Wednesday, September 13, 2017

On the magic of proof copies...

If you have ever read a book, you have experienced the closest thing we have to actual magic. Interestingly, and perhaps somewhat counterintuitively, book making today is a lot closer to magic than it used to be.

Allow me to explain.

Two years ago, a few months after I published Blade's Edge, the thoughts in my head started to coalesce around the story of "and then what happened?" This was partially due to the number of readers who got to the end of Blade's Edge and asked for more, and partially because my brain wanted to spend more time with the characters I had come to know and love during the process of writing Blade's Edge. 

Those thoughts, which started out vague and questioning, eventually solidified into notes, which transformed into an outline, which then spread into a first draft (fun fact--I created the file for Traitor's Hope on September 10th of 2015). The first draft was then chopped up and rearranged into a second draft, which was then refined into a third draft which was then chiseled and polished multiple times to emerge as a book.

In an interesting, 21st century twist, not a single word of Traitor's Hope or the notes that comprised its first stages existed anywhere outside of my head or a computer file until a week ago. Seriously. I wrote the first notes in my notes app between my phone and my laptop. I did the rough outline in my notes app as well (more phone, more laptop), and then a more detailed one in Scrivener. I did all the drafts in Scrivener right up until the very last bit of formatting, which I then did in Word. Not a word on paper. Just thoughts in my head and then words on a screen. So fleeting.

Furthermore, the artwork for Traitor's Hope--created by the wonderfully talented Juan Carlos Barquet--was similarly limited to a thoughts and binary existence. The artwork took form in Juan Carlos' mind and then was brought to life on a computer. I don't know if he sketched any of it on paper before he created the final product, but certainly the sketches he sent me, and the final results were all purely digital.

In addition, the graphic design applied to that artwork was purely digital.

In other words Traitor's Hope didn't exist in any physical sense, AT ALL, until the proof copies were printed. In a magical moment that I wish I could have been present for (though it probably seems less magical in a giant printing facility where hundreds of thousands of books are produced daily) Traitor's Hope went from being an idea, to being a thing. A book. Something one can hold in one's hands.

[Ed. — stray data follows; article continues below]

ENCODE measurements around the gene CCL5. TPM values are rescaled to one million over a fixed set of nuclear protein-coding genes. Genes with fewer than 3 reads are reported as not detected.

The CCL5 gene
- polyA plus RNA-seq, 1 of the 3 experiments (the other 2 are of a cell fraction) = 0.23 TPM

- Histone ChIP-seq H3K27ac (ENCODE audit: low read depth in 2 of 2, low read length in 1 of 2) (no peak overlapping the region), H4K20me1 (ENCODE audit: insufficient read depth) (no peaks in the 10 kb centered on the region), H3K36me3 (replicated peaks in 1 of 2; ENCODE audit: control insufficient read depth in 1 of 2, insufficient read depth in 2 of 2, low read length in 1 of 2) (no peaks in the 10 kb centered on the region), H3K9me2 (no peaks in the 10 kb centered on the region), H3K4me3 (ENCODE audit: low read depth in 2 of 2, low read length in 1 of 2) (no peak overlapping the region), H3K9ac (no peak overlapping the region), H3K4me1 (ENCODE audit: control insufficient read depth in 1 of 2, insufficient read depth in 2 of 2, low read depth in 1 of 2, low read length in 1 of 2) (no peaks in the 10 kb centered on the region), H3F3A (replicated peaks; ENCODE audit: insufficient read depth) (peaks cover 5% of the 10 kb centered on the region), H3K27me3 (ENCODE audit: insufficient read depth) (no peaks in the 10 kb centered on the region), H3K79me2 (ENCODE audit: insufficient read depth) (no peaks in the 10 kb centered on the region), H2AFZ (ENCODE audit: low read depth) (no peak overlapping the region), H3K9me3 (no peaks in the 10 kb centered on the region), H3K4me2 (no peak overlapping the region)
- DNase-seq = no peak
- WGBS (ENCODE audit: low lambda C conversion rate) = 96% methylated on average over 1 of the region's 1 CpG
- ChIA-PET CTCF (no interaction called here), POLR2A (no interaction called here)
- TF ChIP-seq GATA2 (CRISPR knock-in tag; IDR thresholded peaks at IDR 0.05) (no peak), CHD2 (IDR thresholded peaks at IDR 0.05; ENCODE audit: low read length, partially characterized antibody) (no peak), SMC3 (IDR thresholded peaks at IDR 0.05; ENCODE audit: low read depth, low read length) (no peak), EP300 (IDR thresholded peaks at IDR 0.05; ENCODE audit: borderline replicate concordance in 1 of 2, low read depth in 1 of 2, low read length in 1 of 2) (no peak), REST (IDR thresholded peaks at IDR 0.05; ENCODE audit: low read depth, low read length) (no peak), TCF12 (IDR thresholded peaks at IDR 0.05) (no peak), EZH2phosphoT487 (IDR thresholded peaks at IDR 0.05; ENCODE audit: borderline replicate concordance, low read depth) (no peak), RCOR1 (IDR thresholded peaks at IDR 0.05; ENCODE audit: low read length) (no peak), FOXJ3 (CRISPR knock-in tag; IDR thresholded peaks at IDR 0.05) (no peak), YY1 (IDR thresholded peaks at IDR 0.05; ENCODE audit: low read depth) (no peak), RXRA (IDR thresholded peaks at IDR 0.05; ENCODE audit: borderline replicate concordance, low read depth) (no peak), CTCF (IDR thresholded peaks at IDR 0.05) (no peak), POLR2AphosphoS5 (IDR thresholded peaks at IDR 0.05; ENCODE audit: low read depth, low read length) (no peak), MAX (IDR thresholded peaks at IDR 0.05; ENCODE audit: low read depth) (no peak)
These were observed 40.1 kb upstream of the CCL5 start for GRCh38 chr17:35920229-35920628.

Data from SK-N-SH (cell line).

If the shipping docket it to be believed, this happened on September 4th.

It was in my hands on September 6th.

And the moment was fairly magical...

As clearly evidenced by the ridiculous faces I made.

Of course, not all books only begin existing on paper when they've been printed and bound. Indeed, the first draft of Blade's Edge was composed almost entirely by hand, and I still have the notebooks lying around somewhere to prove it. In truth, that made touching the physical book for the first time only slightly less magical. There is still, and I imagine there always will be, something thrilling about finally seeing years of work transition into book form, no matter how much of it was on paper beforehand.

Opening a proof copy and holding it is mind blowing no matter how you slice it. Here is this thing. Anyone could just pick it up and read it. It's there...just waiting to transfer my thoughts into someone else's head. And if that's not magic, I don't know what is.

Sadly, proof copies are not to be quietly revered from afar, and I soon was faced with the daunting task of marking mine up with a pen in order to make sure that the final copies would be pristine.

I have not intentionally marked up a printed book since grade school. Even when I was supposed to do annotated notes I used sticky notes. Writing in books feels like a small crime to me. But, it really is the best way to be sure you catch all the little things that try to sneak their way into print books.

Here's what Traitor's Hope looked like after I took a pen to it: 

And now, after making various corrections, resubmitting all the files a couple of times, and picking over it all with a fine toothed comb, it's ready. Or, is it's as ready as it's going to be. Blade's Edge went to print with 10 tiny mistakes spread out over 310 pages. I'm hopeful that Traitor's Hope will have even fewer mistakes in its 284 pages, preferably none. But, hey, I've found typos in all the Harry Potter books, and every other print book I've read, so I'm not going to beat myself up too much if I missed one or two. 

Alright, after a week full of late nights staying up to review files and clean copy, it's time to get to bed. There are currently 75 copies of Traitor's Hope heading my way for the book launch. Exciting times! You can pre-order the ebook from this link: and the paperback from this one:

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